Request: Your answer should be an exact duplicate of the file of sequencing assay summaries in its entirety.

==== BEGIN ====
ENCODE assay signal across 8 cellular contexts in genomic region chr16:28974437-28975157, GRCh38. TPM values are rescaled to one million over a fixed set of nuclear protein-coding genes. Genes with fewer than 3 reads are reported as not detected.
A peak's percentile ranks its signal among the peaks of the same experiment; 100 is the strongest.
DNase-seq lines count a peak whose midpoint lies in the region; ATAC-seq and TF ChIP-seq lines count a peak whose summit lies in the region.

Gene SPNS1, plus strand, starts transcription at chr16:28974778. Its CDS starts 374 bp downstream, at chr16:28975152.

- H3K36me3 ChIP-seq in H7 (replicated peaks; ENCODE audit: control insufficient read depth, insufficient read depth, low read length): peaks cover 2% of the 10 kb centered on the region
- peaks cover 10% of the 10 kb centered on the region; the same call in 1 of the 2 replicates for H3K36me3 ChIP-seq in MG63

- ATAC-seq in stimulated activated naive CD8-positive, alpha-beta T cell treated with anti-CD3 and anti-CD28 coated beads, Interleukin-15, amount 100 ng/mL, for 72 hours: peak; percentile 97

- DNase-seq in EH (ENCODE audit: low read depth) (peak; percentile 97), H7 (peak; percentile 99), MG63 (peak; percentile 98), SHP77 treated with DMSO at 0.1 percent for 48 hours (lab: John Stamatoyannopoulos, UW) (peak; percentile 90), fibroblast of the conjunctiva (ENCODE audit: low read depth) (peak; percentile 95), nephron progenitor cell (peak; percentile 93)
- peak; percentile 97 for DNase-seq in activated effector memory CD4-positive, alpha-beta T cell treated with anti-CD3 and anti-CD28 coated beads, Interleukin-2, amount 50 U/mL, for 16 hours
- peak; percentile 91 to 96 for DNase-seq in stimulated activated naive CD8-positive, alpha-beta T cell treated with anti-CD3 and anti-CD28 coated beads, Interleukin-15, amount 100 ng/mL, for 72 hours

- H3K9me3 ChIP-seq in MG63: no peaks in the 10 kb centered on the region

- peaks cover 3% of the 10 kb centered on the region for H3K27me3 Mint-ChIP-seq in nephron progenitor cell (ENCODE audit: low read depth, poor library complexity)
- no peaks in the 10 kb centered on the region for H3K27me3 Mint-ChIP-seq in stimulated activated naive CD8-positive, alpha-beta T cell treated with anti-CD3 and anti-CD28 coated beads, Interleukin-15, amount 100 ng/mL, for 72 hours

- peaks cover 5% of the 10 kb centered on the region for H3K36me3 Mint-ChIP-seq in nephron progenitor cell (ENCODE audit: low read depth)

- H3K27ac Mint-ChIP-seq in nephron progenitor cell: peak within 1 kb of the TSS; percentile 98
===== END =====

ENCODE assay signal across 8 cellular contexts in genomic region chr16:28974437-28975157, GRCh38. TPM values are rescaled to one million over a fixed set of nuclear protein-coding genes. Genes with fewer than 3 reads are reported as not detected.
A peak's percentile ranks its signal among the peaks of the same experiment; 100 is the strongest.
DNase-seq lines count a peak whose midpoint lies in the region; ATAC-seq and TF ChIP-seq lines count a peak whose summit lies in the region.

Gene SPNS1, plus strand, starts transcription at chr16:28974778. Its CDS starts 374 bp downstream, at chr16:28975152.

- H3K36me3 ChIP-seq in H7 (replicated peaks; ENCODE audit: control insufficient read depth, insufficient read depth, low read length): peaks cover 2% of the 10 kb centered on the region
- peaks cover 10% of the 10 kb centered on the region; the same call in 1 of the 2 replicates for H3K36me3 ChIP-seq in MG63

- ATAC-seq in stimulated activated naive CD8-positive, alpha-beta T cell treated with anti-CD3 and anti-CD28 coated beads, Interleukin-15, amount 100 ng/mL, for 72 hours: peak; percentile 97

- DNase-seq in EH (ENCODE audit: low read depth) (peak; percentile 97), H7 (peak; percentile 99), MG63 (peak; percentile 98), SHP77 treated with DMSO at 0.1 percent for 48 hours (lab: John Stamatoyannopoulos, UW) (peak; percentile 90), fibroblast of the conjunctiva (ENCODE audit: low read depth) (peak; percentile 95), nephron progenitor cell (peak; percentile 93)
- peak; percentile 97 for DNase-seq in activated effector memory CD4-positive, alpha-beta T cell treated with anti-CD3 and anti-CD28 coated beads, Interleukin-2, amount 50 U/mL, for 16 hours
- peak; percentile 91 to 96 for DNase-seq in stimulated activated naive CD8-positive, alpha-beta T cell treated with anti-CD3 and anti-CD28 coated beads, Interleukin-15, amount 100 ng/mL, for 72 hours

- H3K9me3 ChIP-seq in MG63: no peaks in the 10 kb centered on the region

- peaks cover 3% of the 10 kb centered on the region for H3K27me3 Mint-ChIP-seq in nephron progenitor cell (ENCODE audit: low read depth, poor library complexity)
- no peaks in the 10 kb centered on the region for H3K27me3 Mint-ChIP-seq in stimulated activated naive CD8-positive, alpha-beta T cell treated with anti-CD3 and anti-CD28 coated beads, Interleukin-15, amount 100 ng/mL, for 72 hours

- peaks cover 5% of the 10 kb centered on the region for H3K36me3 Mint-ChIP-seq in nephron progenitor cell (ENCODE audit: low read depth)

- H3K27ac Mint-ChIP-seq in nephron progenitor cell: peak within 1 kb of the TSS; percentile 98